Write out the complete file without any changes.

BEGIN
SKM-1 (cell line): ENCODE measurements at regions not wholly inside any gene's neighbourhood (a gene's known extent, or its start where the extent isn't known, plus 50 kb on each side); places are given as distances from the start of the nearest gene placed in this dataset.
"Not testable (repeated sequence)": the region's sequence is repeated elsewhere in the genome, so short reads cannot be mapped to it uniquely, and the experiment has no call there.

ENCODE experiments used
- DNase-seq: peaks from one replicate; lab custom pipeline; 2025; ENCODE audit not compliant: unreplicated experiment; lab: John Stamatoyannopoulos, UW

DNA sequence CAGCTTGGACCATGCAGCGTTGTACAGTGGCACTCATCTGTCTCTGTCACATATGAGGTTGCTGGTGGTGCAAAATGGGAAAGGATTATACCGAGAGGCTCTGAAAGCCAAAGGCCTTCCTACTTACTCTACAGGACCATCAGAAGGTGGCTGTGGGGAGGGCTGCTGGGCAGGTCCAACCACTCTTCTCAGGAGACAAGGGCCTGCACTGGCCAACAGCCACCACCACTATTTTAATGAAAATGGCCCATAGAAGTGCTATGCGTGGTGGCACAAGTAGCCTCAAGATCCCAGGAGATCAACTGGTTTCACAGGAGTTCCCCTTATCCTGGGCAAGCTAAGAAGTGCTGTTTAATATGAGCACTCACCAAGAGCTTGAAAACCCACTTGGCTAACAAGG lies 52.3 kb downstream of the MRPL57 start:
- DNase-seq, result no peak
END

SKM-1 (cell line): ENCODE measurements at regions not wholly inside any gene's neighbourhood (a gene's known extent, or its start where the extent isn't known, plus 50 kb on each side); places are given as distances from the start of the nearest gene placed in this dataset.
"Not testable (repeated sequence)": the region's sequence is repeated elsewhere in the genome, so short reads cannot be mapped to it uniquely, and the experiment has no call there.

ENCODE experiments used
- DNase-seq: peaks from one replicate; lab custom pipeline; 2025; ENCODE audit not compliant: unreplicated experiment; lab: John Stamatoyannopoulos, UW

DNA sequence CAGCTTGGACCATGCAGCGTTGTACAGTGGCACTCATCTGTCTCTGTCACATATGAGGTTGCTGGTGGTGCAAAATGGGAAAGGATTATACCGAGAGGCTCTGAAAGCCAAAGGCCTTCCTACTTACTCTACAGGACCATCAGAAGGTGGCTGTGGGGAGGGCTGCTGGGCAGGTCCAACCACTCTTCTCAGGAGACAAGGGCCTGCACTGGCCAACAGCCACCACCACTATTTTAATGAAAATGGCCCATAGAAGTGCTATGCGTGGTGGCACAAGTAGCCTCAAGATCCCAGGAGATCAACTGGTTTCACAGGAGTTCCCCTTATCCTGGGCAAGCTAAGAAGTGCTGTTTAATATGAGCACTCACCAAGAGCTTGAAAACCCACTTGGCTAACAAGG lies 52.3 kb downstream of the MRPL57 start:
- DNase-seq, result no peak